When patients present with symptoms and concerns about their sleep disturbances, they often do so to healthcare providers who are not sleep specialists.

Primary care nurse practitioners (NPs) make up an increasingly large percentage of healthcare providers in the United States, meeting patients’ full ranges of health needs. But their education in recognizing, evaluating, and addressing sleep disturbances and disorders is not a standardized part of NP preparation.

To address this need, a study from the University of Pennsylvania School of Nursing (Penn Nursing) investigated the use of a novel graduate-level sleep education curriculum for NPs. Asynchronous, case-based sleep education learning modules were combined with an online discussion board for peer-to-peer learning with faculty oversight. This engaged scholarship initiative brought together experts in graduate nursing and medical education, sleep medicine, curriculum design, and nurse practitioners to meet an unmet need of primary care NP curricula.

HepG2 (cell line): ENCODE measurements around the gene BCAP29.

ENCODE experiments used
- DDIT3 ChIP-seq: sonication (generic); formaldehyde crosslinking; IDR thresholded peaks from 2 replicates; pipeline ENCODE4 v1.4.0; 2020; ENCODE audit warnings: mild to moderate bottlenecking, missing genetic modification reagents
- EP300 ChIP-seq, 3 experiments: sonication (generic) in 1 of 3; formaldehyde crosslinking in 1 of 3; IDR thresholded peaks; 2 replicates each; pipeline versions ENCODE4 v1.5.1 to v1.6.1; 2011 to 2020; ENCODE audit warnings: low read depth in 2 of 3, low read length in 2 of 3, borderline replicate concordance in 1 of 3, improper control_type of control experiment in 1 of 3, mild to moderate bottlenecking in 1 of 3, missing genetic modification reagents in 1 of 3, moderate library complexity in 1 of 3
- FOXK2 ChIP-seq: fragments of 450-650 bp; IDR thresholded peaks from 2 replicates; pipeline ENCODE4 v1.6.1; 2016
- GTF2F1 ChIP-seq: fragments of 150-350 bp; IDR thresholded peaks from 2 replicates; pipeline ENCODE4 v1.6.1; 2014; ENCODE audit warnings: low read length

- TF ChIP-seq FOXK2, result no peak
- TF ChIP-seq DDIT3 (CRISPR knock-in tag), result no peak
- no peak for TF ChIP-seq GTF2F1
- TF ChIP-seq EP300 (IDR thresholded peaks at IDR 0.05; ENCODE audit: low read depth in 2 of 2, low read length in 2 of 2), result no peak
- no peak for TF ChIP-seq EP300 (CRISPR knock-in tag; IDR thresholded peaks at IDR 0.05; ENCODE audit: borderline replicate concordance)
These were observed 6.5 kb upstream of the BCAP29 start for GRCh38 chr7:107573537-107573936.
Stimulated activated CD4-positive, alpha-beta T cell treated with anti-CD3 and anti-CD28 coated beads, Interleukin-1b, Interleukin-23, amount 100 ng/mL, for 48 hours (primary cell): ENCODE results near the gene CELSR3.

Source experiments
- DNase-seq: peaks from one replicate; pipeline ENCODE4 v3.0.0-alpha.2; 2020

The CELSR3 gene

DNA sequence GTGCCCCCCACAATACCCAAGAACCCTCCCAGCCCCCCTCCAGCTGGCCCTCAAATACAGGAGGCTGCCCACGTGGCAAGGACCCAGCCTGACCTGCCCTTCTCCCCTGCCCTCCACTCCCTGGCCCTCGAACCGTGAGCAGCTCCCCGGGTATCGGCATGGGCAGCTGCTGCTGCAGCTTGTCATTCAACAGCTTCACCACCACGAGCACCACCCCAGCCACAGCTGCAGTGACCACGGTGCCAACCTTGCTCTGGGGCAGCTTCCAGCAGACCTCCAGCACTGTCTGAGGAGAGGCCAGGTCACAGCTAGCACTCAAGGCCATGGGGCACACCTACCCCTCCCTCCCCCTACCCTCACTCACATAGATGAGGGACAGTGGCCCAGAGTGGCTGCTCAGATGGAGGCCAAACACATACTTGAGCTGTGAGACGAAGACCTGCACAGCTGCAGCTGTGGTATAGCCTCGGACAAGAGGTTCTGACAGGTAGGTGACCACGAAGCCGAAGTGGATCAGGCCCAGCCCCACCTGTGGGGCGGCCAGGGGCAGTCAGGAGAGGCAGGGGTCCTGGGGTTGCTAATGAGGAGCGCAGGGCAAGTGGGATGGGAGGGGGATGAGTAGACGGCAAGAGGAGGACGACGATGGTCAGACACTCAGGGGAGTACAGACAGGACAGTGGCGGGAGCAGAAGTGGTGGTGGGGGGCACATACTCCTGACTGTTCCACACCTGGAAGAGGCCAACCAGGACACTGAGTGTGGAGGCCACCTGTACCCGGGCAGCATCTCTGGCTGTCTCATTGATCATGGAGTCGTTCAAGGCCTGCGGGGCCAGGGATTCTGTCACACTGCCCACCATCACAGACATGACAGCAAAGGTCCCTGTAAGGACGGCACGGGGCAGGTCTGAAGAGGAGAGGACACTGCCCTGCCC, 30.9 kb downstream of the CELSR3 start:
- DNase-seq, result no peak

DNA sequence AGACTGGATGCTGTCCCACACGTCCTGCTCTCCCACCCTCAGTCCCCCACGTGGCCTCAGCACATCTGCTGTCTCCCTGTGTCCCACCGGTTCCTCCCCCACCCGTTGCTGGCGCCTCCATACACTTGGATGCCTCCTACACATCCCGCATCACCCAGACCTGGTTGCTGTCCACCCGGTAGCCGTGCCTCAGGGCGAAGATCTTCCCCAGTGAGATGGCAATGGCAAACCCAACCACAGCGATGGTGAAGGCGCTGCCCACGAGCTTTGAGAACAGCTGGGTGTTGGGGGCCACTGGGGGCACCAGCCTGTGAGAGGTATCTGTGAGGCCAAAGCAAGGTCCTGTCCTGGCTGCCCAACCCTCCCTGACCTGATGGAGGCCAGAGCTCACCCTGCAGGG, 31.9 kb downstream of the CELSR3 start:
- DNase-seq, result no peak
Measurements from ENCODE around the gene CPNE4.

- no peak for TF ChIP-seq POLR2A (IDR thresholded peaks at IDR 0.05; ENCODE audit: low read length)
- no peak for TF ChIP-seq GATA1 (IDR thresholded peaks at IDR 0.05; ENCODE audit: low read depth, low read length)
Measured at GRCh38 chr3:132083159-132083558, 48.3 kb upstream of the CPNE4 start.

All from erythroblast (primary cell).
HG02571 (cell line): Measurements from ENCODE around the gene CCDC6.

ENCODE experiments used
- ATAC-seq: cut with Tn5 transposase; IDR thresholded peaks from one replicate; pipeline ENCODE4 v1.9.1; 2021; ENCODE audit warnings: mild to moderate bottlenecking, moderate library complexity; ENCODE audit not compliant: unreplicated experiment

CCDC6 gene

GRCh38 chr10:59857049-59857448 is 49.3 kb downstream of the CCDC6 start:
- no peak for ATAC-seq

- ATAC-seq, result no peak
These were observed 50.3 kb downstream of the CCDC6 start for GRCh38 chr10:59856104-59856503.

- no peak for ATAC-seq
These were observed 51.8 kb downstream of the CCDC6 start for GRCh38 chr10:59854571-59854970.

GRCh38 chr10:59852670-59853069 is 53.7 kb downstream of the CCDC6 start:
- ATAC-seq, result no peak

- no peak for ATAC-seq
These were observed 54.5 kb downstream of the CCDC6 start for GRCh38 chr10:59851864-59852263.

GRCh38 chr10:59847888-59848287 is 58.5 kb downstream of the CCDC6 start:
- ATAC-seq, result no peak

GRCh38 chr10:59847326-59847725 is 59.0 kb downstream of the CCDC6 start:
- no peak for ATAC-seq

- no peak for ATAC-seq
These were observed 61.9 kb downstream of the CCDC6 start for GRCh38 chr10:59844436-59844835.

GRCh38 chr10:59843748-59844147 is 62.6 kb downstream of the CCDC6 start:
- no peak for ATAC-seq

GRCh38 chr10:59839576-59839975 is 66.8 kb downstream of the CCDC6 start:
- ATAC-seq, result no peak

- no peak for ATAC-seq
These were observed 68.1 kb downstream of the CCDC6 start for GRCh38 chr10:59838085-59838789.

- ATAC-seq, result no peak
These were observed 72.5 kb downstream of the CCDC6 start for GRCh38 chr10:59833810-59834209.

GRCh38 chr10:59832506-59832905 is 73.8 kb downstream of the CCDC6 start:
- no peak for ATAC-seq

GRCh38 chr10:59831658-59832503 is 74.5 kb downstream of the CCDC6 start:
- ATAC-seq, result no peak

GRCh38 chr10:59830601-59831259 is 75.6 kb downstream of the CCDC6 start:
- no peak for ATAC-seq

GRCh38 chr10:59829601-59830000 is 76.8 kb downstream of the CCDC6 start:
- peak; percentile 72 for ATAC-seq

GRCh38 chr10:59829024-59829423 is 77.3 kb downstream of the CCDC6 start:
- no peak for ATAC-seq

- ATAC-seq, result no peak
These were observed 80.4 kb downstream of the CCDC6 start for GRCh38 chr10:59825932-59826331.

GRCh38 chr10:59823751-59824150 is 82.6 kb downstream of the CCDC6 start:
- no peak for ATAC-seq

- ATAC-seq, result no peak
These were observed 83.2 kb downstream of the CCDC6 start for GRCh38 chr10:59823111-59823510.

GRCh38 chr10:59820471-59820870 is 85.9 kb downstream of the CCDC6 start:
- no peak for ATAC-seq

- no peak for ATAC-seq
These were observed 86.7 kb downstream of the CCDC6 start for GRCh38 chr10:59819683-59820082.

“The program provided an ideal option for introducing sleep medicine education without significant drain on faculty or curricular resources,” says Amy M. Sawyer, PhD, RN, associate professor of sleep & health Behavior at Penn Nursing and lead investigator of the study, in a release. “The modules were designed based on adult learning theory, applicable to graduate-level students who are self-directed, experienced, and motivated to learn.”

A pre- and post-evaluation study of the learning module program for nurse practitioners showed that it positively impacted a range of learning outcomes. The systematic evaluation of the program was presented at the American Journal of Respiratory and Critical Care Medicine/American Thoracic Society Conference. The article, “Case-based, Asynchronous Sleep Education Outcomes Among Primary Care Nurse Practitioner Students,” has been published online by the Journal of Clinical Sleep Medicine.  Co-authors of the article include Bruno Saconi, MS, RN; Susan M. Renz, PhD, DNP, RN; Alexa J. Watach, PhD, RN; and Miranda V. McPhillips, PhD, RN, all of Penn Nursing; Melanie Lyons, PhD, MSN, ACNP, of the Ohio State University; Rebecca Lang-Gallagher and Ilene M. Rosen, MD, MSCE (senior investigator), both of the University of Pennsylvania Perelman School of Medicine.

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